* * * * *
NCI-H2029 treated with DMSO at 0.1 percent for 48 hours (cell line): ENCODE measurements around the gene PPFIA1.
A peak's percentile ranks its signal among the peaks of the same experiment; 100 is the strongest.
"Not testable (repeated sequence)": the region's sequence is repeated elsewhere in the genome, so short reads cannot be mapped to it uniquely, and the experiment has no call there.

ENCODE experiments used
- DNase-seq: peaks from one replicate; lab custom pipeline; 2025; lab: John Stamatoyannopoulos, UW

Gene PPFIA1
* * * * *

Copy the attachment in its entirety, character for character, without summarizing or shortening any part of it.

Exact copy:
NCI-H2029 treated with DMSO at 0.1 percent for 48 hours (cell line): ENCODE measurements around the gene PPFIA1.
A peak's percentile ranks its signal among the peaks of the same experiment; 100 is the strongest.
"Not testable (repeated sequence)": the region's sequence is repeated elsewhere in the genome, so short reads cannot be mapped to it uniquely, and the experiment has no call there.

ENCODE experiments used
- DNase-seq: peaks from one replicate; lab custom pipeline; 2025; lab: John Stamatoyannopoulos, UW

Gene PPFIA1